In Belgium, the Allied troops in the south part were confronted to a huge natural obstacle: the Meuse River. The 60th Infantry Regiment was one of the regiment who had to cross it first, to establish a bridgehead on the east bank, so that the Red Ball Express could use bridges to continue their supply operations towards Germany. The “Devels” took part there to one of the worst battle that its men had to face since their landing in North-Africa, on 8 November 1942. Strangely, nobody knows that operation…
Colonel Jess L. Gibney (later on during his affectation to the 28th Infantry Division)
Colonel Jesse L. Gibney’s 60th Infantry was ordered to cross the Meuse River at two crossing sites located in the first part, between the towns of Givet and Dinant. But since 5 September, plans had changed: only one site is practicable since the 2nd Battalion is almost destroyed by enemy counter-attacks coming from Mesnil-Saint-Blaize. It must be noticed that the 2nd Battalion is commanded by Lieutenant Colonel Charles Fort, that was wounded on 4 September and replaced by the famous Matt Urban, himself wounded on 5 September (Urban will receive the Medal of Honor for his actions in Normandy and during the Meuse crossing). These two wounded in action battalion commanders well-showed the violence of combats conducted by the battalion.
Matt Urban, the incredible MoH recipient
On the same day, 3rd Battalion fights in a nearly hand-to-hand combat against an enemy infantry supported by self-propelled guns and flamethrowers located in Blaimont, on the high ground eastern of the crossing point. As the village was secured, in late afternoon, the battalion carried on its attack to seize Hastière-par-Delà, where it was planned to settle down a bridge by the Engineers. The battalion fought its way through the night from the 5 to the 6 September to take the town, and finally succeed in control it on the morning of the 6 September, allowing the bridge construction operations.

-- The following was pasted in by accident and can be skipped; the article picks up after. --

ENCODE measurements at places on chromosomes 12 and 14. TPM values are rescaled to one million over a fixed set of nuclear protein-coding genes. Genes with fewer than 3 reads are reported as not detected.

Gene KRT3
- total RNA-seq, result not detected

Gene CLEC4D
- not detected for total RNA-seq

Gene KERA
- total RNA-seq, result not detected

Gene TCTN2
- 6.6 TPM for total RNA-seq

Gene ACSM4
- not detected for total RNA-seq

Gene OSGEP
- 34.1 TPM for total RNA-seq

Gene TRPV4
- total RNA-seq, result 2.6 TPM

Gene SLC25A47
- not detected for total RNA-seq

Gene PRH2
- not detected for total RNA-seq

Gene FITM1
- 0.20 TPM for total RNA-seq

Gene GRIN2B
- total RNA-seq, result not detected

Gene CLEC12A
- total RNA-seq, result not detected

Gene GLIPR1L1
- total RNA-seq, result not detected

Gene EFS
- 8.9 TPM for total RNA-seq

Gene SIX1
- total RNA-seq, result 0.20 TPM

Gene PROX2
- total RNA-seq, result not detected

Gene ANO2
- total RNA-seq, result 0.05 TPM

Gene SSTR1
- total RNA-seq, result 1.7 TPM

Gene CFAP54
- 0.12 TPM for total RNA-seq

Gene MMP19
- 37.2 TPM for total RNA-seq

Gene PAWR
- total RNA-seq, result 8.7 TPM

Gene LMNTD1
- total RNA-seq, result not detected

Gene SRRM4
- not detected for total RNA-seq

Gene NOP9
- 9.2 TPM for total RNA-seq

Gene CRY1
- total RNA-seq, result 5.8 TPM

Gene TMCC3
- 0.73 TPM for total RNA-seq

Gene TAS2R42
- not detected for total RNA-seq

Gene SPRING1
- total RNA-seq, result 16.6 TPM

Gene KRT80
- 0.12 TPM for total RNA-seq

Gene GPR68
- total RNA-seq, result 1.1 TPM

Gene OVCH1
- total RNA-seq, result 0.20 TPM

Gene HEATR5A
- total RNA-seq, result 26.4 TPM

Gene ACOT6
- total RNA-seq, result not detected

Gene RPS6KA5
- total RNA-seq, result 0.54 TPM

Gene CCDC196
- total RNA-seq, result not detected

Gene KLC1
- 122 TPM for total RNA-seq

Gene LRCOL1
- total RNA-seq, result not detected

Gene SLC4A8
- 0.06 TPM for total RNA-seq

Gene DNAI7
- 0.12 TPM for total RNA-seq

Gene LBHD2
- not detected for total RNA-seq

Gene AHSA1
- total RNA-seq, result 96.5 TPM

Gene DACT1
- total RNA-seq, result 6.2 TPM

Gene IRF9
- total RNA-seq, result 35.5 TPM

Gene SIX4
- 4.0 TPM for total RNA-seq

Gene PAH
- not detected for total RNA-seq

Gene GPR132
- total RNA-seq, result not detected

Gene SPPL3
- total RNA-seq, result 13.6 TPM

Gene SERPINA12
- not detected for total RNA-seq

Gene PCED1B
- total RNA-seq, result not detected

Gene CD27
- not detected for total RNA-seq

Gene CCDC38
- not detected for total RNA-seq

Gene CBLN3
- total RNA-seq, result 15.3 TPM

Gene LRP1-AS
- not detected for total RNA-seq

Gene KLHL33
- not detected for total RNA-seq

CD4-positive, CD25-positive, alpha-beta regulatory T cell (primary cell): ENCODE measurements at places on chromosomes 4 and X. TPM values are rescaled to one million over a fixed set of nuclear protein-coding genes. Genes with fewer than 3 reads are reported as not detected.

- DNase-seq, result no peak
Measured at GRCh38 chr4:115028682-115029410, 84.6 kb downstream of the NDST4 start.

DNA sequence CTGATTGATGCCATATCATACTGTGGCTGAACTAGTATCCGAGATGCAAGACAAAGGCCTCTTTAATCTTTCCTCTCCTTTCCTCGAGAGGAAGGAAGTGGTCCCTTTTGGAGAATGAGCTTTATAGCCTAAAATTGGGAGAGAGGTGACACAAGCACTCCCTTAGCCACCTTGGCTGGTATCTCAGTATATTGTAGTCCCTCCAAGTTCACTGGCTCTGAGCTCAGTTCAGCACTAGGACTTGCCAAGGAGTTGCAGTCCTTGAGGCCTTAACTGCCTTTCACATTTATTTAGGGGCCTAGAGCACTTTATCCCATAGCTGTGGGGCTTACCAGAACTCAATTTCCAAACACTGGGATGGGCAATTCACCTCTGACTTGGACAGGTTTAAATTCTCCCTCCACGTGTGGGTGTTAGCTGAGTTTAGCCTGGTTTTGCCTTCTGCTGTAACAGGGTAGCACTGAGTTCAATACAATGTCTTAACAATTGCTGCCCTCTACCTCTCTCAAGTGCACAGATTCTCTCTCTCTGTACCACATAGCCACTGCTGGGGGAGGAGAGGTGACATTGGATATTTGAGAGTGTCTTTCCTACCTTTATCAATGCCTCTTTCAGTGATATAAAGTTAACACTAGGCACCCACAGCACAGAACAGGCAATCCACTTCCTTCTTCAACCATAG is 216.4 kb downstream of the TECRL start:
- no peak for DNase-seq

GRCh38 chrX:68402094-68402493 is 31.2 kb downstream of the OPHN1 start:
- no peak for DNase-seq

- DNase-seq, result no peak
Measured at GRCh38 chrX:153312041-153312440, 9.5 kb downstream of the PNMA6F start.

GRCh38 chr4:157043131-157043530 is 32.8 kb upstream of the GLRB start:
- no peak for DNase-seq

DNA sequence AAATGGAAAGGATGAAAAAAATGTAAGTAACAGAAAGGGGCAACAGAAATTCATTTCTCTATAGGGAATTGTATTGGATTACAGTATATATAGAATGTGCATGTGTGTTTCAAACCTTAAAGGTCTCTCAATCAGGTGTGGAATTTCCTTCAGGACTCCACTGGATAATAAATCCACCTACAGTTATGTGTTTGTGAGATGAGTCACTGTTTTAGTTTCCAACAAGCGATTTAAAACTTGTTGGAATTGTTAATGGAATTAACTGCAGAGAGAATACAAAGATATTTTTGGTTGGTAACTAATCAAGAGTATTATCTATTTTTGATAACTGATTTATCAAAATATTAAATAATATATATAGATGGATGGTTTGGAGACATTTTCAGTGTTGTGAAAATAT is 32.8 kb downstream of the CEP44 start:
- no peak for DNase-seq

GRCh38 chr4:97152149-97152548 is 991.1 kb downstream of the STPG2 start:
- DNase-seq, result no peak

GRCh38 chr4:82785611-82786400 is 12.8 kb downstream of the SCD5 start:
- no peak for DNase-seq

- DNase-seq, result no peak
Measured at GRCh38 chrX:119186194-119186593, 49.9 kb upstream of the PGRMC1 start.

Detail of two original maps of the area. The location mentioned in the article are circled in red. Click on the map to enlarge it.
While Major Gail H. Brown’s Battalion was fighting for Hastière-par-Delà, Lieutenant Colonel Quentin R. Hardage’s 1st Battalion was crossing the river on assault boats, in the same area as the 3rd Battalion, and was heavily engaged by the enemy in the vicinity of Blaimont, on the morning, because the German had re-taken strong positions after the advance of the 3rd Battalion toward Hastière-par-Delà.
The regiment was in a really bad situation, and General Craig tasked the 47th Infantry commanded by Colonel George W. Smythe, on 6 September. 1st/47th Battalion had to cross also on engineer boats, in the same sector where 2nd/60th Battalion as nearly destroyed. All day long, Major Wendel T. Chaffin’s men fought hard and, thank to an excellent support of the artillery and mortars, the 1st/47th Battalion stopped the enemy attacks and became able to take the main road eastward. A very thin bridgehead is established on the eastern bank, which will be reinforced by 3rd/47th Battalion of Lieutenant Colonel Donald Clayman, which will attack later on toward North-East to secure the road east of Blaimont.
Colonel Smythe, commander of the 47th Infantry Regiment
At the end of 6 September 1944, the bridgehead on the right bank is consolidated, and the first tanks could begin to cross the Meuse River in Hastière, while 3rd/60th Battalion progress toward the high grounds east of Hastière, to then attack South-East to eliminate any enemy resistance in the area. With two 60th Infantry’s battalions in the North and center, and two 7th Infantry’s battalions on the South, the division secured the southern part of the river before the dawn, on 6 September 1944, but sadly, with numerous losses.
Note : Major Gail H. Brown was wounded on 6 September and died of his wounds two days later, on 8 September. He was born on 30 September 1916 in Sheridan, Wyoming. He attended schools in Sheridan and the University of Wyoming, Laramie, where he was affiliated with Sigma Chi fraternity. He enlisted in the ROTC and was appointed 2nd Lieutenant on 4 September 1940, then trained in Fort Benning and Fort Bragg. He was sent overseas and took part in the African and Sicily invasions. In November 1943, he went back to England then landed in France, with the division and took part to the campaign of Normandy. He took command of his battalion (1st Battalion – 60th Infantry) on 31 August 1944, just before directing the first column to enter Belgium, on 2 September (Able Company). He was buried in the American Military Cemetery of Henry-Chapelle, Belgium and still remains there. Lest We Forget this hero that died for our liberty.